Big running dogWe adopted a five year old English Setter that has not been used in hunting, but I would like to get him trained enough to go on bird hunting trips, even if he is never an accomplished retriever. Our big problem now is that when a gate or door is open, he is off to the next county. I have started with a check cord and we're working on stay and come with some progress. When off a leash though, he just runs off. Do you recommend a shock collar, continued work with a check cord, or what? Dear Sirs,
I have a 3 year old English Setter Female that comes from a great line of field trial dogs. She has a tender spirit, shows an unquenchable desire to hunt and desires to please. I have worked with her in yard basics and she seems to follow commands very well. I have worked with her in the field on pigeons and quail and by the third flush, her first time out, she was holding points very well. However, when I put her in the field she is very difficult to control. She ranges too far. She has a tremendous nose and seems to find all kinds of birds but runs right over the top of most of them. I have placed dead birds in bushes and worked her over the area and she'll come to a solid point ten to twenty yards away. I can't seem to figure out whether she is doing it intentionally or if maybe she just hasn't quite figured out how to handle the wild birds. Until this year, she has always hunted pheasants in eastern Colorado but, this year we have moved to the desert in southern California just west of Phoenix where there is some good hunting for valley quail. I was excited to think that the quail would be a little easier for her to work and point more consistently but, the dry desert conditions I think make scenting a real problem along with the fact that most of the quail congregate in very thick tree patches which are impossible for a human to walk through. She works the thick brush and trees like a trooper but, when the birds flush I can't tell whether she is on point or just pushing the birds out. She also has been incredible in finding dead birds. I think she has alot of potential but I am lacking the experience to know what to do to finish her up so that she will be more than just a good hunting dog with excellent breeding. I have read several books and have been a subscriber of Gun Dog Magazine for over fifteen years, so I'm not totally in the dark. I think all I need is just a few tips of advice. It would be greatly appreciated.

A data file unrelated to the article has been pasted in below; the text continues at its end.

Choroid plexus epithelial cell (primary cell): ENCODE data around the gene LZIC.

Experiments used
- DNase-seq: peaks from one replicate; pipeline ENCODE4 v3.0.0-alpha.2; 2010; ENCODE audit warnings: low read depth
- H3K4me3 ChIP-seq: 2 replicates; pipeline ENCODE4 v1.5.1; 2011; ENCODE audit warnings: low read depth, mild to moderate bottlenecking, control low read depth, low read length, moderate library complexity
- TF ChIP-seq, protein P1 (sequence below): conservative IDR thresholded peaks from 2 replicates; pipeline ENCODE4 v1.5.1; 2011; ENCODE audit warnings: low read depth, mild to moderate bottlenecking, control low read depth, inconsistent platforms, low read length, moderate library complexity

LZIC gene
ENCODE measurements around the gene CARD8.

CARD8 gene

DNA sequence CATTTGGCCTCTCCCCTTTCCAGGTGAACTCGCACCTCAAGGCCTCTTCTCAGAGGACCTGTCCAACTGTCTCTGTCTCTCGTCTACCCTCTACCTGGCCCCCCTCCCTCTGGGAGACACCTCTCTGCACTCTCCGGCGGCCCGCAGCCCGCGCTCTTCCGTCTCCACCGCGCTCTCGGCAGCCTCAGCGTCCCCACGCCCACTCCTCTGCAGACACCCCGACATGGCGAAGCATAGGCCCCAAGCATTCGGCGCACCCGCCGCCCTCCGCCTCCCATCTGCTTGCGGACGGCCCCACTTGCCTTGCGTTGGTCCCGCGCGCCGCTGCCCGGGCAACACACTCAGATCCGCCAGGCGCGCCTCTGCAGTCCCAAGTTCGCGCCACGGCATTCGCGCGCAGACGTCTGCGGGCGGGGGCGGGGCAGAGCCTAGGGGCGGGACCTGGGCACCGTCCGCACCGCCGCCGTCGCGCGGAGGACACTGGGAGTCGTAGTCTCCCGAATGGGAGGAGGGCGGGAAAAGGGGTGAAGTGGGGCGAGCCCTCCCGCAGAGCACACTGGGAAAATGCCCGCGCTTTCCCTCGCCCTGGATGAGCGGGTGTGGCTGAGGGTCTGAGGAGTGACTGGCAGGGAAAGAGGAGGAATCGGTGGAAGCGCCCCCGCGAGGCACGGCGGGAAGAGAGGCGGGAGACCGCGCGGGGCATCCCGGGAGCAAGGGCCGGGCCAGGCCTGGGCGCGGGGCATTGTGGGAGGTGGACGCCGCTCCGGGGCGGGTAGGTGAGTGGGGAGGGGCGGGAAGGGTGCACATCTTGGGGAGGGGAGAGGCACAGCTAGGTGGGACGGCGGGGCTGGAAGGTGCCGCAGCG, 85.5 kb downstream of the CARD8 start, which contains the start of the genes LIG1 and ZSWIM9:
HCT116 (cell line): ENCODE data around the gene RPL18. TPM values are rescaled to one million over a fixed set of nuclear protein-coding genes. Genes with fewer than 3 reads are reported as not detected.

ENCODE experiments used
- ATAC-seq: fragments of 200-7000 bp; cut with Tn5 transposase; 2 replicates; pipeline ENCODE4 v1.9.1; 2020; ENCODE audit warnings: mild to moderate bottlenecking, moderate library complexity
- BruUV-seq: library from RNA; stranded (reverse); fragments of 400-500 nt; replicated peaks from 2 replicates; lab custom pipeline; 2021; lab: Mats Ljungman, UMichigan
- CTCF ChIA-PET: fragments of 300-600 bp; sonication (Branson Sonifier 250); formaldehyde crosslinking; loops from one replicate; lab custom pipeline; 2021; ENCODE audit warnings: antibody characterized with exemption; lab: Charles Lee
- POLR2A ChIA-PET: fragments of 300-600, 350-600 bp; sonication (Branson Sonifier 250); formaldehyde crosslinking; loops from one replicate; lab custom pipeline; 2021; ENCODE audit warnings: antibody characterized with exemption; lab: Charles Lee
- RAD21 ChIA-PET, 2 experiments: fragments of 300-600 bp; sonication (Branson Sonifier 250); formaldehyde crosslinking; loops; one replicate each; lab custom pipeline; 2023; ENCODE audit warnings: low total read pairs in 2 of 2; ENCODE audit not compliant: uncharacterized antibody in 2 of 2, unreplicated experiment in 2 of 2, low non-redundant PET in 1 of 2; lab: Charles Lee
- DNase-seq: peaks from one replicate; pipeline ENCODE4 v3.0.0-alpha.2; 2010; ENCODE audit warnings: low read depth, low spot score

Mike Greenwood Dear Mr. Greenwood:
I'm guessing her breeding is from "Tomoka" or the "Bosean Mosley" boodlines, since you mention her "field trial lines." That in itself may be your biggest problem. Field Trial dogs are bred for the purpose of running with the wide-ranging English Pointers for competition. Unfortunately, that is usually in the "next county." Don't fault her for running wide, for that is what she was bred to do. You can quite easily remedy what sounds like her biggest problem...getting her to stop!
Get her staunch on "Woah." If you can't control her in the field by getting her to stop on a dime, most likely she will continue to do what her genes tell her to do; Move on!!!
Now that you are in a different climate and hunting different species of birds, learn to read her signs for birds when she points. It will probably be more subtle than when pheasant hunting in the mid-west. Pheasant will naturally give off more scent than quail simply because it is a bigger bird. Most people don't know that the majority of scent a dog gets from a bird is from it's breath, not it's body.
You say she is good at finding planted dead birds, a trait that is commendable to her, since it also has your scent on it. Since she has taken well her other obedience training I would suggest putting her back on a check cord and getting her "rock-solid" on woah. Once you have accomplished that with her, let her hunt with the check-cord for a while, so you can control her if she makes mistakes.
Since you have a problem with her wanting to run wide, you might want to transfer her commands over to the electronic collar. This will keep her within you're range. I would suggest you buy Delmar Smith's Volume III, "Use of the Electronic Collar." It could prove to be the best $50 you will ever spend in "fine tuning" what sounds to be a wonderful bird dog. Hope this information is helpful and feel free to ask what many folks call dumb questions; the only dumb question is the one's people fail to ask.
For more information on Running Big, try:
Running Big II - Steve Harmeyer
Roaming too Far - Ted Wigglesworth
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